Canada and Lebanon have strong ties. The Lebanese community in Canada includes between 200,000 and 400,000 people and an estimated 60,000-75,000 Canadians live in Lebanon. The relationship is strengthened by close cultural ties and common participation in La Francophonie.
Canada is represented in Lebanon by its embassy in Beirut and increased its diplomatic presence there in response to the crisis in Syria. Lebanon is represented in Canada by its embassy in Ottawa.
Since 2016, Canada has committed over $427 million to support Lebanon’s stability and resilience as it copes with the effects of the conflicts in Iraq and Syria and the catastrophic explosion at the Beirut port in 2020. Lebanon now hosts more than an estimated 1.5 million Syrian refugees that have been added to the country’s already existing refugee population, which also includes Palestinians, Iraqis and Kurds.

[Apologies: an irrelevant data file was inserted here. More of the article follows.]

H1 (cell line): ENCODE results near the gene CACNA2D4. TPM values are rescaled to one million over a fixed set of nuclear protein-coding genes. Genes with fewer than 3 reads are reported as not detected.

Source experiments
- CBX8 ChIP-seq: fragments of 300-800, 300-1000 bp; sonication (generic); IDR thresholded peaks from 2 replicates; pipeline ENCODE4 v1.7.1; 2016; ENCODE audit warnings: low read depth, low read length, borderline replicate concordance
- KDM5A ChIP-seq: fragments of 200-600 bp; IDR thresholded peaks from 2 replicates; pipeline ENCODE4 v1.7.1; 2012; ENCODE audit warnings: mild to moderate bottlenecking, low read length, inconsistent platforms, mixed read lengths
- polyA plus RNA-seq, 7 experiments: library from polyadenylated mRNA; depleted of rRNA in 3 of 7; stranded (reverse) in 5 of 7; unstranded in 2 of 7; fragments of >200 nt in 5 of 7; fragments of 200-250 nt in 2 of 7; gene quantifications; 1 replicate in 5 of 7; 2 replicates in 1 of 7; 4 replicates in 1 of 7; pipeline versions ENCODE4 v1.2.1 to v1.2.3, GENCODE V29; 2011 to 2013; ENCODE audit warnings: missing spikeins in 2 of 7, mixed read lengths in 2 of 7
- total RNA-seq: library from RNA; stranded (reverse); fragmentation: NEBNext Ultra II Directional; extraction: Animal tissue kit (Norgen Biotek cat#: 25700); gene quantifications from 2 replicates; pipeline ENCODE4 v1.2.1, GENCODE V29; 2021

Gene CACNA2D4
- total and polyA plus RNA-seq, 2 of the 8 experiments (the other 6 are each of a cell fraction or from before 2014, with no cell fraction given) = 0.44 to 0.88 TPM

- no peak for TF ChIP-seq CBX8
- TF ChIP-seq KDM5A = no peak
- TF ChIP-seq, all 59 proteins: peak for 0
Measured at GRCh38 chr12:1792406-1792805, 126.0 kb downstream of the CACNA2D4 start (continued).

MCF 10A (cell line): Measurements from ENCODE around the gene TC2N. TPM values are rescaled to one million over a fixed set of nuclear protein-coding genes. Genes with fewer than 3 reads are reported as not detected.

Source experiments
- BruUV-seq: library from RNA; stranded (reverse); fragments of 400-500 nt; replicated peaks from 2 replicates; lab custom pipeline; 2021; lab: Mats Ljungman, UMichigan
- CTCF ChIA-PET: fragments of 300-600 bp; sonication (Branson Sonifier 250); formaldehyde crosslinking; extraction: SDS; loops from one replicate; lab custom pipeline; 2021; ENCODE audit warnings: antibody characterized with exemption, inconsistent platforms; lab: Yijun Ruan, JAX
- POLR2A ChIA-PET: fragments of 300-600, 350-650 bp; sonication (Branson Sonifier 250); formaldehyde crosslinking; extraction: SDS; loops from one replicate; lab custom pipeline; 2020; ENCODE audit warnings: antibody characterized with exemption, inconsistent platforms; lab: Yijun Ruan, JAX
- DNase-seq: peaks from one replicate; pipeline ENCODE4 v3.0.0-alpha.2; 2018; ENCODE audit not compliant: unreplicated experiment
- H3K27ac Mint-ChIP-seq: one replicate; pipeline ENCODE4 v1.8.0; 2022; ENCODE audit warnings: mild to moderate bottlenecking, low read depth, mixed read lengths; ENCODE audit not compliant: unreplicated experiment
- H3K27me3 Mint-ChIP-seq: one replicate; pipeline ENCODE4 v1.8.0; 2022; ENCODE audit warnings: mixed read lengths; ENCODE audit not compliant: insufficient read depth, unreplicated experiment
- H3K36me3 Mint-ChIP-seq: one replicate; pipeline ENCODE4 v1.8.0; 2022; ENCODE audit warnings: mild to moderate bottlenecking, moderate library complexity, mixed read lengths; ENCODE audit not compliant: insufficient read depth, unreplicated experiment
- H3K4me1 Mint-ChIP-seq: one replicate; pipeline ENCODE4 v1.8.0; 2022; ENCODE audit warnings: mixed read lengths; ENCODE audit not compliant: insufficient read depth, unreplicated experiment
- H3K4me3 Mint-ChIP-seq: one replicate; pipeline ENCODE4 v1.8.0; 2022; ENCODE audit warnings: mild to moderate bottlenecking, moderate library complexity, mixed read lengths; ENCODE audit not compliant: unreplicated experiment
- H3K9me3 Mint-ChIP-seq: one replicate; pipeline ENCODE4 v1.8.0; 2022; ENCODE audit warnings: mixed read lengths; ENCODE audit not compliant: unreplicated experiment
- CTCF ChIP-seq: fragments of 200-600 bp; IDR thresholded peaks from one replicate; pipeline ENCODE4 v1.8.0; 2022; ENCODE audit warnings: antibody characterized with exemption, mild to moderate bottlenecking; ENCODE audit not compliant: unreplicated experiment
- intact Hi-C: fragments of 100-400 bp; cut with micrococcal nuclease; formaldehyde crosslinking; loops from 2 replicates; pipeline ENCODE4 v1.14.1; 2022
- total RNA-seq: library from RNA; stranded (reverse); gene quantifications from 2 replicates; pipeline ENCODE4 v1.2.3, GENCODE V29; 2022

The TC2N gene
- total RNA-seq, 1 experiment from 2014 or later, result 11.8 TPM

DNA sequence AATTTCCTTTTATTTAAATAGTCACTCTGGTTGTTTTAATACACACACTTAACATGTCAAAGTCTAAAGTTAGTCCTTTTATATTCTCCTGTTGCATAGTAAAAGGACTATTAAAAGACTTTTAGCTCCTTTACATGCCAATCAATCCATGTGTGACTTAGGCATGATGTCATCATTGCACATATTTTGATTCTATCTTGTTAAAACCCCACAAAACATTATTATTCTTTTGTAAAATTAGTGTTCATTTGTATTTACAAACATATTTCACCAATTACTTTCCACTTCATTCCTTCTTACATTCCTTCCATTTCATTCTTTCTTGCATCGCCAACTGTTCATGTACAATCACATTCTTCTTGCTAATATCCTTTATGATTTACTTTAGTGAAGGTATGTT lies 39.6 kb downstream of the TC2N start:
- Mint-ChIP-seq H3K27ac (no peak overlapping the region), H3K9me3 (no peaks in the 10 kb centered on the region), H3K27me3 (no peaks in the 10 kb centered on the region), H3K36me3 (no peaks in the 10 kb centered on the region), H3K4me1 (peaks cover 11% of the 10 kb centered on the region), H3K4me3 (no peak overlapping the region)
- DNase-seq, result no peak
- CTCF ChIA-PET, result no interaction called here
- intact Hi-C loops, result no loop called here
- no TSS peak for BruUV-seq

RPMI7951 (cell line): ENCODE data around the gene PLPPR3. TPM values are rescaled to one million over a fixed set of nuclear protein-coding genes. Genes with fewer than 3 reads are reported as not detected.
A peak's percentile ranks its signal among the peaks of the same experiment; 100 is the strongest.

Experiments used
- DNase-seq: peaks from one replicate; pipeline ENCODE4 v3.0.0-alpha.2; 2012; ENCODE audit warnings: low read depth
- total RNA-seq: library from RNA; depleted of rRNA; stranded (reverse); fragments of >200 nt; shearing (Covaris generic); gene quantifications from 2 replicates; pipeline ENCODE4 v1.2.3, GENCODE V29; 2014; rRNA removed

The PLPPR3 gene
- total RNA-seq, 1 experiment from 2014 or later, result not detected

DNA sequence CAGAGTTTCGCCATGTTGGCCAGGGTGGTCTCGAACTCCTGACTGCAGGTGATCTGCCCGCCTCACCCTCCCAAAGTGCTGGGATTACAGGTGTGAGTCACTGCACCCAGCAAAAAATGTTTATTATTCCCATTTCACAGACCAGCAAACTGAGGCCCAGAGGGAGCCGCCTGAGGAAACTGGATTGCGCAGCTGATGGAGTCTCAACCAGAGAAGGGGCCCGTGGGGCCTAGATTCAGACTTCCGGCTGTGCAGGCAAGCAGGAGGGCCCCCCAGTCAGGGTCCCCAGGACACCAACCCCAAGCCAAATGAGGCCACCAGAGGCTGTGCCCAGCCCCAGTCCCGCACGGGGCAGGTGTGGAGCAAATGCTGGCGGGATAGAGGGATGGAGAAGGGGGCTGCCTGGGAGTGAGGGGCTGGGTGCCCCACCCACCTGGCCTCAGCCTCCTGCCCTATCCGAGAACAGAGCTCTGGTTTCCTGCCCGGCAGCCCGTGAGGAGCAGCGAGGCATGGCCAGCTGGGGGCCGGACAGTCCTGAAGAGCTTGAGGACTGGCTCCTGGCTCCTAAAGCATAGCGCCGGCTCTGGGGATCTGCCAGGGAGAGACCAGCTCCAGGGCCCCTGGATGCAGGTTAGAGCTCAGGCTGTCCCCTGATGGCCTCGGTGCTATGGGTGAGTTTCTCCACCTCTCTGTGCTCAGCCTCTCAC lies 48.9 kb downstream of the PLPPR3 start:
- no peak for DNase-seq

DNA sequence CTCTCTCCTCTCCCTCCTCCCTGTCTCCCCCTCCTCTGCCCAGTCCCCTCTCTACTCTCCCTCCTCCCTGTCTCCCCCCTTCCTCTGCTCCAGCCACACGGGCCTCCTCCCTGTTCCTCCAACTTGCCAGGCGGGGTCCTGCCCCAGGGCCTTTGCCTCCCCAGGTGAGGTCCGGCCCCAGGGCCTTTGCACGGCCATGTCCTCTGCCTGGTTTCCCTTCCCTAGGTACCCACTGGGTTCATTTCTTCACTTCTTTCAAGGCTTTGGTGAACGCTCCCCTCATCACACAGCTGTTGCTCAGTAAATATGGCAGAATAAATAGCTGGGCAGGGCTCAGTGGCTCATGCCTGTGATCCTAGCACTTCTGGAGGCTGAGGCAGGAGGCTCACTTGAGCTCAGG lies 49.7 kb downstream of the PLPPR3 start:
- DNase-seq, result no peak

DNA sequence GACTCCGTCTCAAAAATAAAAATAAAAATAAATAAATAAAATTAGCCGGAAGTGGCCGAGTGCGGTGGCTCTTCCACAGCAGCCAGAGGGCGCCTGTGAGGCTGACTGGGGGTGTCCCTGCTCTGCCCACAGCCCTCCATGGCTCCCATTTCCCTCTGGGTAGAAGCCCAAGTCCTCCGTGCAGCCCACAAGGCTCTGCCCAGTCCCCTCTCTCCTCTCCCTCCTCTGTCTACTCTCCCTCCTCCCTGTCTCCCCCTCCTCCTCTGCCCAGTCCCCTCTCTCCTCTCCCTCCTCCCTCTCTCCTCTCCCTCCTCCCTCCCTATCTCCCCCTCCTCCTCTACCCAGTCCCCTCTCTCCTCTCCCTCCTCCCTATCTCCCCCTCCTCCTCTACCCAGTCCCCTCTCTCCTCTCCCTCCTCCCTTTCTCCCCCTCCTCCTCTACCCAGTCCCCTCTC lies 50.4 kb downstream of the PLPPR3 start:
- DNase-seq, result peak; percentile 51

Lebanon was the single largest source for Canada’s accelerated Syrian refugee resettlement efforts in 2015 to 2017. Of the more than 60,000 Syrian refugees who were resettled in Canada, over 30,000 – more than half - came from Lebanon.
Canada’s Middle East Strategy, first announced in 2016, was renewed in 2021 through 2022. Between 2016 and 2022 Canada will have committed over $4 billion humanitarian, development, military, and stabilization and security assistance for the region, including Lebanon, with an emphasis on building stability, governance, and long-term resilience.